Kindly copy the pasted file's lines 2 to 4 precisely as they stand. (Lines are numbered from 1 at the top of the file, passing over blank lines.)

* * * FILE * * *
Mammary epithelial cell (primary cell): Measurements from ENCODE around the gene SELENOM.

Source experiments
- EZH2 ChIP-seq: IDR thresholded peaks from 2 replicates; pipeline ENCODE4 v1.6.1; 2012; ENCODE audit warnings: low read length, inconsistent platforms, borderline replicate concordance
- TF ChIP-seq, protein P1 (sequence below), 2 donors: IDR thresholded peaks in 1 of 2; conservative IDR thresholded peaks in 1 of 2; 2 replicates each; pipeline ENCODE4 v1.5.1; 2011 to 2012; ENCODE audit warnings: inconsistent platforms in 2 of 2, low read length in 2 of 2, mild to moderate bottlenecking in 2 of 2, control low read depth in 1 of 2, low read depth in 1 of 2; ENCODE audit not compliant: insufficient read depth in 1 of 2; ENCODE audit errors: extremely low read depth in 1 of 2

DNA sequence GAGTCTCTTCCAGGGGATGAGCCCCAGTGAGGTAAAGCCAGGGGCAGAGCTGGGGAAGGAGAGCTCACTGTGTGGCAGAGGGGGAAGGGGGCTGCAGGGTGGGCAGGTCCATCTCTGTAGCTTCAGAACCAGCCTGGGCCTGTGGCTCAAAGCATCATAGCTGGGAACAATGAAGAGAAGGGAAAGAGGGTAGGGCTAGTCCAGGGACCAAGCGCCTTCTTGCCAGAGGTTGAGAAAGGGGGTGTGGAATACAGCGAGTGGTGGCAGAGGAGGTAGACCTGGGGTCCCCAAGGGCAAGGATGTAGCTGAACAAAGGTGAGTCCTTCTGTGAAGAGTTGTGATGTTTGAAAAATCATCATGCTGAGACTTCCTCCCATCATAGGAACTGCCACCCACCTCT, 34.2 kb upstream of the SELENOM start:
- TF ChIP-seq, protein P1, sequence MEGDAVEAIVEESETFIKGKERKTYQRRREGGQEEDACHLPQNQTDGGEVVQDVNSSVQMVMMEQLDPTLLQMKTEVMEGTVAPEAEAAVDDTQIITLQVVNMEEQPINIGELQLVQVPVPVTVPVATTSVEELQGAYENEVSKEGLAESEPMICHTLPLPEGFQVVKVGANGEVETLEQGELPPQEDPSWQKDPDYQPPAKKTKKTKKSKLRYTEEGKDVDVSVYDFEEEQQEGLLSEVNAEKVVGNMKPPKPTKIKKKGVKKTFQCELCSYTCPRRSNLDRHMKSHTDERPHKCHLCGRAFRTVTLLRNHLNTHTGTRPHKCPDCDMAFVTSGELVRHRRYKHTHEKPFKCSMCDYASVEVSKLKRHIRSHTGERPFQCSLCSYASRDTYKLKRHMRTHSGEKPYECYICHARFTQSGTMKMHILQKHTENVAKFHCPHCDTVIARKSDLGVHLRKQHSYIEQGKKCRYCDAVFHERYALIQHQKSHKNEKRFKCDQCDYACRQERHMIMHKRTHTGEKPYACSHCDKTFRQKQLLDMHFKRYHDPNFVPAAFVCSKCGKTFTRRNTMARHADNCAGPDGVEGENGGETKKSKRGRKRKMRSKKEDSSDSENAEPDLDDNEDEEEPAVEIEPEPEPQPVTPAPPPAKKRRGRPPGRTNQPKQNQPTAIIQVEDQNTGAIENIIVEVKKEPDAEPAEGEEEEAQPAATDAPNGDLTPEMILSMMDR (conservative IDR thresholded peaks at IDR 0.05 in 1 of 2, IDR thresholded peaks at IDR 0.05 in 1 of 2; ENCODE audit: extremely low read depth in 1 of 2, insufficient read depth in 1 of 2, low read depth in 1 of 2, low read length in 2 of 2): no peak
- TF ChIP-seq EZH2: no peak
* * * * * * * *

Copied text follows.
Source experiments
- EZH2 ChIP-seq: IDR thresholded peaks from 2 replicates; pipeline ENCODE4 v1.6.1; 2012; ENCODE audit warnings: low read length, inconsistent platforms, borderline replicate concordance
- TF ChIP-seq, protein P1 (sequence below), 2 donors: IDR thresholded peaks in 1 of 2; conservative IDR thresholded peaks in 1 of 2; 2 replicates each; pipeline ENCODE4 v1.5.1; 2011 to 2012; ENCODE audit warnings: inconsistent platforms in 2 of 2, low read length in 2 of 2, mild to moderate bottlenecking in 2 of 2, control low read depth in 1 of 2, low read depth in 1 of 2; ENCODE audit not compliant: insufficient read depth in 1 of 2; ENCODE audit errors: extremely low read depth in 1 of 2